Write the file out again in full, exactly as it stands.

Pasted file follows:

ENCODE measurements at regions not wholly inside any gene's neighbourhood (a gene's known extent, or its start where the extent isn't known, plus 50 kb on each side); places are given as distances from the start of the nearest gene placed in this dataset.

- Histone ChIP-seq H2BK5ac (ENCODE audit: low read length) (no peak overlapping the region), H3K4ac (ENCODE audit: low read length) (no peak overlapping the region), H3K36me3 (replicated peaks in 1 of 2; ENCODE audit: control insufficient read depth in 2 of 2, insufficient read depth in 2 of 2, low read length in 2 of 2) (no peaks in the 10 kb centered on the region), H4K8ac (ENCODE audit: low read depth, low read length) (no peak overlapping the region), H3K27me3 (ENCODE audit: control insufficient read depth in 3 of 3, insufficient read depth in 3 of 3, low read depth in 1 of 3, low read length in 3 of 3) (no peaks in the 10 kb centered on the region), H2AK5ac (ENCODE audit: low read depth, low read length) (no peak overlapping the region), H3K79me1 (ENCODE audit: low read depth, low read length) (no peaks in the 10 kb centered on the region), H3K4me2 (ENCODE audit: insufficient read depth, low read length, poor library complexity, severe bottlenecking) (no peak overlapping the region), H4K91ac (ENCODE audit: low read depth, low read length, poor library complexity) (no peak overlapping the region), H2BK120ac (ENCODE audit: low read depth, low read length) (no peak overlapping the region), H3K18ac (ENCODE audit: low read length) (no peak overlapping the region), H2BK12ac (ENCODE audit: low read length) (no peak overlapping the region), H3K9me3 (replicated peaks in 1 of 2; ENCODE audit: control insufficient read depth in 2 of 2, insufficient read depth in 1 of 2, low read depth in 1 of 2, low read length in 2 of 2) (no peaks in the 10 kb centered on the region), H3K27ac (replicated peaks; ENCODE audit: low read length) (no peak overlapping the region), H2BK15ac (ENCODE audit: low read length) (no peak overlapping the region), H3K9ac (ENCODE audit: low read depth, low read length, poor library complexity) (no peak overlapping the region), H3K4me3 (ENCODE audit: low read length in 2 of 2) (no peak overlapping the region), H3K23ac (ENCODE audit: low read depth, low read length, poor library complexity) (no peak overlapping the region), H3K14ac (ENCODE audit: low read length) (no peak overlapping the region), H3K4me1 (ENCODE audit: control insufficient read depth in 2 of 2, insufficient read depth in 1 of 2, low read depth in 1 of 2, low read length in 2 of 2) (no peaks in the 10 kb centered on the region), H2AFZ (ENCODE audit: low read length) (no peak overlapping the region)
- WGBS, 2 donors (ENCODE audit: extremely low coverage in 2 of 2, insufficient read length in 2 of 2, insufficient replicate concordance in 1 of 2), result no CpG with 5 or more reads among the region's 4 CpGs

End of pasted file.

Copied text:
ENCODE measurements at regions not wholly inside any gene's neighbourhood (a gene's known extent, or its start where the extent isn't known, plus 50 kb on each side); places are given as distances from the start of the nearest gene placed in this dataset.

- Histone ChIP-seq H2BK5ac (ENCODE audit: low read length) (no peak overlapping the region), H3K4ac (ENCODE audit: low read length) (no peak overlapping the region), H3K36me3 (replicated peaks in 1 of 2; ENCODE audit: control insufficient read depth in 2 of 2, insufficient read depth in 2 of 2, low read length in 2 of 2) (no peaks in the 10 kb centered on the region), H4K8ac (ENCODE audit: low read depth, low read length) (no peak overlapping the region), H3K27me3 (ENCODE audit: control insufficient read depth in 3 of 3, insufficient read depth in 3 of 3, low read depth in 1 of 3, low read length in 3 of 3) (no peaks in the 10 kb centered on the region), H2AK5ac (ENCODE audit: low read depth, low read length) (no peak overlapping the region), H3K79me1 (ENCODE audit: low read depth, low read length) (no peaks in the 10 kb centered on the region), H3K4me2 (ENCODE audit: insufficient read depth, low read length, poor library complexity, severe bottlenecking) (no peak overlapping the region), H4K91ac (ENCODE audit: low read depth, low read length, poor library complexity) (no peak overlapping the region), H2BK120ac (ENCODE audit: low read depth, low read length) (no peak overlapping the region), H3K18ac (ENCODE audit: low read length) (no peak overlapping the region), H2BK12ac (ENCODE audit: low read length) (no peak overlapping the region), H3K9me3 (replicated peaks in 1 of 2; ENCODE audit: control insufficient read depth in 2 of 2, insufficient read depth in 1 of 2, low read depth in 1 of 2, low read length in 2 of 2) (no peaks in the 10 kb centered on the region), H3K27ac (replicated peaks; ENCODE audit: low read length) (no peak overlapping the region), H2BK15ac (ENCODE audit: low read length) (no peak overlapping the region), H3K9ac (ENCODE audit: low read depth, low read length, poor library complexity) (no peak overlapping the region), H3K4me3 (ENCODE audit: low read length in 2 of 2) (no peak overlapping the region), H3K23ac (ENCODE audit: low read depth, low read length, poor library complexity) (no peak overlapping the region), H3K14ac (ENCODE audit: low read length) (no peak overlapping the region), H3K4me1 (ENCODE audit: control insufficient read depth in 2 of 2, insufficient read depth in 1 of 2, low read depth in 1 of 2, low read length in 2 of 2) (no peaks in the 10 kb centered on the region), H2AFZ (ENCODE audit: low read length) (no peak overlapping the region)
- WGBS, 2 donors (ENCODE audit: extremely low coverage in 2 of 2, insufficient read length in 2 of 2, insufficient replicate concordance in 1 of 2), result no CpG with 5 or more reads among the region's 4 CpGs